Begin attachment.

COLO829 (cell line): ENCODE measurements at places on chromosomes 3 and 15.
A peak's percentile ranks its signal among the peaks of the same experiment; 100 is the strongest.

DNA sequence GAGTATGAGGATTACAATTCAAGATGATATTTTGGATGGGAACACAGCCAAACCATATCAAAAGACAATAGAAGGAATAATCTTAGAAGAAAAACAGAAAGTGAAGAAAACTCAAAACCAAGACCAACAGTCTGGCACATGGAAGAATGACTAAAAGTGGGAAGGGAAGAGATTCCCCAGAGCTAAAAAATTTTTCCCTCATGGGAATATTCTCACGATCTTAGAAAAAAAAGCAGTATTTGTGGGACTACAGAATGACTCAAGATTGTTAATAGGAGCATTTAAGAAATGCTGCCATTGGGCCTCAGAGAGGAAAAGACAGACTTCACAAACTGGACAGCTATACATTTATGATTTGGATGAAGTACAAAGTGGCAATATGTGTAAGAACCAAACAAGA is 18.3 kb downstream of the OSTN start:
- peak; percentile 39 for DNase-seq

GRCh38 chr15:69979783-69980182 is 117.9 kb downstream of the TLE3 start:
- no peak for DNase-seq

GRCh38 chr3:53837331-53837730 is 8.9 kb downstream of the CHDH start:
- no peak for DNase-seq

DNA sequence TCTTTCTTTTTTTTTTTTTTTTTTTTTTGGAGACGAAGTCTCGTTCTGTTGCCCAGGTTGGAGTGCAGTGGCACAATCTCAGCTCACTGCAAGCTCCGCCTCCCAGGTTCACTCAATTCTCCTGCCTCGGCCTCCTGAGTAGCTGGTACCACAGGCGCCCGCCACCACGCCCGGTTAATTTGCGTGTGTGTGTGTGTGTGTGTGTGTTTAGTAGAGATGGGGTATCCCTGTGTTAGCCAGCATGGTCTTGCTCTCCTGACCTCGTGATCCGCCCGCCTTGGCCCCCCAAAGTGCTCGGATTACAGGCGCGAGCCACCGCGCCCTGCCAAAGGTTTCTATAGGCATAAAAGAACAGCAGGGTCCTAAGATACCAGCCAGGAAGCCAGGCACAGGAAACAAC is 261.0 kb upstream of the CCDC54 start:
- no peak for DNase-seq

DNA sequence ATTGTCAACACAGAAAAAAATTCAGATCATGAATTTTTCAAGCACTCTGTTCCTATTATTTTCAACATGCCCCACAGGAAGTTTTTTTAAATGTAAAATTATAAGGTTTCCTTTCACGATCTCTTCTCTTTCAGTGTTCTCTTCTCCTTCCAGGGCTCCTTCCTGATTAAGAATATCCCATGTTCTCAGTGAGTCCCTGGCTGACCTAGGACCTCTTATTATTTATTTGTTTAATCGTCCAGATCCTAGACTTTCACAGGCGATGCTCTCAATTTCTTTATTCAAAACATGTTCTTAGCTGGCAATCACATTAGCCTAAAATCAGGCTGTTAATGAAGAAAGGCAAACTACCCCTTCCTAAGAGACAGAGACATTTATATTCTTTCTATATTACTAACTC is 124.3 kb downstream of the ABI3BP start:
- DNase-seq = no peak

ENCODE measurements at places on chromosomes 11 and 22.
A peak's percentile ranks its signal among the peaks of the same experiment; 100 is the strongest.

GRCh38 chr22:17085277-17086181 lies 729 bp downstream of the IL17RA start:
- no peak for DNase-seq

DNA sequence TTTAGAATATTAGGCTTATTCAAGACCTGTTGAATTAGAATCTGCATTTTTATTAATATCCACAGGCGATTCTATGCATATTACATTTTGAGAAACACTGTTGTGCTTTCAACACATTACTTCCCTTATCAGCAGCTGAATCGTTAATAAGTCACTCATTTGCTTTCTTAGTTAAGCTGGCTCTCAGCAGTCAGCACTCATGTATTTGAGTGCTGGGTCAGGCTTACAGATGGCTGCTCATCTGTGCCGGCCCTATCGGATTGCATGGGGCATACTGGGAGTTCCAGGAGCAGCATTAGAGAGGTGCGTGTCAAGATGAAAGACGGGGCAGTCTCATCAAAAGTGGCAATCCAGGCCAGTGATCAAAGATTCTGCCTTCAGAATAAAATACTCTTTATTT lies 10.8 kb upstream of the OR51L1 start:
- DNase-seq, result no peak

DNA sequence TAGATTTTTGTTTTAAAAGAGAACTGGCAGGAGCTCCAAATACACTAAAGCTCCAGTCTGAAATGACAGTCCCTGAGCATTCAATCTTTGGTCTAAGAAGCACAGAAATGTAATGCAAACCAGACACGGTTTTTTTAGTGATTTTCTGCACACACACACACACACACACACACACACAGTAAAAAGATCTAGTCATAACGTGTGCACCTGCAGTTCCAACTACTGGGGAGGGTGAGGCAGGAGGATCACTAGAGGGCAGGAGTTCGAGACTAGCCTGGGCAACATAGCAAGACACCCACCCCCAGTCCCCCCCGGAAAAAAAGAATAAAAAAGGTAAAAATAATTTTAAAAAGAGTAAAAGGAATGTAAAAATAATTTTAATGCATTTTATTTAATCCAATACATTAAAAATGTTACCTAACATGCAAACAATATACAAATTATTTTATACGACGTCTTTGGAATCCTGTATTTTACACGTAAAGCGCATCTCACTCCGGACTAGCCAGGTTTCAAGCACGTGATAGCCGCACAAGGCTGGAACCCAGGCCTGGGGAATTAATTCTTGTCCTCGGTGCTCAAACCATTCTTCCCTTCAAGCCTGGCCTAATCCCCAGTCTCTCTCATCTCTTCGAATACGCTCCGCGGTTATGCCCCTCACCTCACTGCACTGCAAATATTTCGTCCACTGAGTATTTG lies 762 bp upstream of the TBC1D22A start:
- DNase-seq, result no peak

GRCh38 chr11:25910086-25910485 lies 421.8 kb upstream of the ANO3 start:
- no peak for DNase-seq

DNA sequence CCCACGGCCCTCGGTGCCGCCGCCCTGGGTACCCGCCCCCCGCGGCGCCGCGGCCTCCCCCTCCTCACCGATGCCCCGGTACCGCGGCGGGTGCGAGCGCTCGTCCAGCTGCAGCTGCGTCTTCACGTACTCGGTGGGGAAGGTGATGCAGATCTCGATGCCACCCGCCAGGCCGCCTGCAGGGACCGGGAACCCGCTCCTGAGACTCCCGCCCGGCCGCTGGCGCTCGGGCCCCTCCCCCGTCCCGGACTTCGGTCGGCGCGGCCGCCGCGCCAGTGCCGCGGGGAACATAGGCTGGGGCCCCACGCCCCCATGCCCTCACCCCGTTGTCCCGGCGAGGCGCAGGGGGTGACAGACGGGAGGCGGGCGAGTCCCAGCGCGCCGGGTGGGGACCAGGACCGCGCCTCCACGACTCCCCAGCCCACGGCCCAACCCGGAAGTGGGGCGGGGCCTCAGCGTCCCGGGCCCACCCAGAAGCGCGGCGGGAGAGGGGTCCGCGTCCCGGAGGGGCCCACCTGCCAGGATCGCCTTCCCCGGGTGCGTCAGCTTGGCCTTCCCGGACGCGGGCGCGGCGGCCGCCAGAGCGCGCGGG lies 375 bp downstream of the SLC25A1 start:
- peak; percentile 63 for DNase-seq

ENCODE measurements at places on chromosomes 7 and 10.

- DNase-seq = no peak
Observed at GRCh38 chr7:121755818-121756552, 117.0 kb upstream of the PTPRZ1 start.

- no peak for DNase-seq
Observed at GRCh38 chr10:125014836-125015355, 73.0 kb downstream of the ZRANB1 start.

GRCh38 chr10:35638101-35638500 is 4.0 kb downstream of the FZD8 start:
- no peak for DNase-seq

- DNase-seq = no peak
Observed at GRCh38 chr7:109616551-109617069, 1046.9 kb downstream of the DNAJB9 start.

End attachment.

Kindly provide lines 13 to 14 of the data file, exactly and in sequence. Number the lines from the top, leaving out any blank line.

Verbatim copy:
ENCODE measurements at places on chromosomes 11 and 22.
A peak's percentile ranks its signal among the peaks of the same experiment; 100 is the strongest.